|Conversion of St. Paul by Caravaggio (Photo: Wikimedia Commons).
In the hazy days of childhood I encountered three big ideas.
The first was infinity. I saw a cartoon that really illustrated the idea of infinity. It was a cat holding a can of cat food with apicture of the cat holding the can of cat food with the picture of a cat holding a can of cat food. The camera zoomed in and in and in until it was a dizzying blur of infinity. That was fascinating to me. I was probably four years old at the time. It got me thinking about life. What if it went on forever? Who would want all of this to go on forever? It really scared me. I was pretty pessimistic even then.
The second idea was about taking things for granted. I loved the movie Labyrinth. I must have watched it 100 times with my sisters and my friends. We sang all the songs and got scared when the fire demons tried to take Sara’s head off. The oubliette wasn’t too cozy either. But the idea of taking things for granted stuck with me above everything else. Mostly it was because I didn’t really know what it meant and I wanted to find out.
The third idea came from Interview with the Vampire. I was obsessed with the book and the movie from the time I saw the trailer on TV. The book talked a lot about detachment. I was almost an adolescent by this time and the idea of being able to detach from all the bad stuff at home and school seemed like an impossibly good dream.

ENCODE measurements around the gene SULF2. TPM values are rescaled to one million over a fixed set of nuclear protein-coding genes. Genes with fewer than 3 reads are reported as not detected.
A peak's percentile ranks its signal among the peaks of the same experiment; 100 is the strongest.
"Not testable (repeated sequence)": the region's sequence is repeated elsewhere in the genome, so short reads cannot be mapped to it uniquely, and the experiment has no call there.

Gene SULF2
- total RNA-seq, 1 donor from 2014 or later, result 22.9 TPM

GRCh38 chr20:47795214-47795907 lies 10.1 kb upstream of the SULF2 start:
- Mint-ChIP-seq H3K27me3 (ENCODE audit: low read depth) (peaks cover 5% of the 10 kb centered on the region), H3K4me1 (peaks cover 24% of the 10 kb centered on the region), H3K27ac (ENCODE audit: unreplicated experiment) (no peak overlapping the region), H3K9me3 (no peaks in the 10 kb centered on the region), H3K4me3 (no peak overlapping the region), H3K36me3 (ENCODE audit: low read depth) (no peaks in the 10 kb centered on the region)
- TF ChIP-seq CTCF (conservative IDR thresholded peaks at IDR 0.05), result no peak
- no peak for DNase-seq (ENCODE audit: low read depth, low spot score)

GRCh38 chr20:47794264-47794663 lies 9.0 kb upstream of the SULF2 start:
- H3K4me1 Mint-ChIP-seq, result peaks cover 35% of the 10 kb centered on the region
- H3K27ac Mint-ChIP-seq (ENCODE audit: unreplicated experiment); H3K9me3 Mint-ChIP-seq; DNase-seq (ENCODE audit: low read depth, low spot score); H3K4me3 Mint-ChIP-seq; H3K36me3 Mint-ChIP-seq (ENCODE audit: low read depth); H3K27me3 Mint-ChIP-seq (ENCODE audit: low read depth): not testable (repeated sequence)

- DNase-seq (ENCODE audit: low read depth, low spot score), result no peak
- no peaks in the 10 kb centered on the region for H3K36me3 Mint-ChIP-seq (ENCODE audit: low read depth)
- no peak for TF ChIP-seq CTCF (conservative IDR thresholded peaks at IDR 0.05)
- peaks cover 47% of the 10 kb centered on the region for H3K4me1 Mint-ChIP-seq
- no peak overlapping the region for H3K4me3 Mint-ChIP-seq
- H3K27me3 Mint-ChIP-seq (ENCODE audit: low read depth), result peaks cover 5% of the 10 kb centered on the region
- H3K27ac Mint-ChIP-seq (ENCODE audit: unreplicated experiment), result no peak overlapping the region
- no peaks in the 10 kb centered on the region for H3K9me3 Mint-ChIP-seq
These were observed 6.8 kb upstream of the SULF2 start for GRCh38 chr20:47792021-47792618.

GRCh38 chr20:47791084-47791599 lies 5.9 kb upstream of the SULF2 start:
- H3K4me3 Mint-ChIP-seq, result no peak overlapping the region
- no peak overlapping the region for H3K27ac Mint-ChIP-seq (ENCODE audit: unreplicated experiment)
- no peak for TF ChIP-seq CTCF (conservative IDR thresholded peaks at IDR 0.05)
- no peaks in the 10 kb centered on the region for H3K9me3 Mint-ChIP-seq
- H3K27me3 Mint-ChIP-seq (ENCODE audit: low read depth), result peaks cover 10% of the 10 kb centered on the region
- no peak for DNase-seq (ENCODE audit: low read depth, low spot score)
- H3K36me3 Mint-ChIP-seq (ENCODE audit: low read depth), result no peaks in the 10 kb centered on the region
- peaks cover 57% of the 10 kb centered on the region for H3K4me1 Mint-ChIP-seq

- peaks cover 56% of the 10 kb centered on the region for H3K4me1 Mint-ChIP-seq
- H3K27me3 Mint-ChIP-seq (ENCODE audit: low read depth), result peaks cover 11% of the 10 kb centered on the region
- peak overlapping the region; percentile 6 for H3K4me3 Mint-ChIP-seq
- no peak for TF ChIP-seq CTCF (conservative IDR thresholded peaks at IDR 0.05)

Of course I had other fascinations. I loved Jim Morrison. He was like my philosopher king. I wanted to read all the things he read and absorb all the ideas that had formed him so they could form me too. I read Kerouac and Neitzsche and Rimbaud. I can’t say I really understood any of it and I got a lot of bad ideas. Still, it got me into the world of ideas more heavily than ever before and that was a very good thing. But my first three big ideas were still there. What was life and infinity and eternity? Were all my notions about life just things I took for granted? And how could I detach myself from all the things that didn’t really matter and only hurt me?
Growing up without religion
I was raised a "None." I never knew anyone who went to Church even though I grew up in rural West Virginia. I hated Protestantism and I never wanted anything to do with it. For me, Christianity meant ignorance and childishness. My Mom was just indifferent to any religion. My friends explored spirituality and played with Ouija boards. The closest I got to being interested in any one religion was Hinduism. I loved Christopher Pike as a kid and he injected a lot of that religion into his stories. I explored it for a little while but in the end it was so ethereal that there was nothing to grab onto. It had a lot of superficial beauty in it but it just seemed meaningless to me and impersonal. I didn’t see how it could impact my life in any real way. It was the same thing with Native American spirituality and paganism. It was interesting but I wanted an encounter that would change me.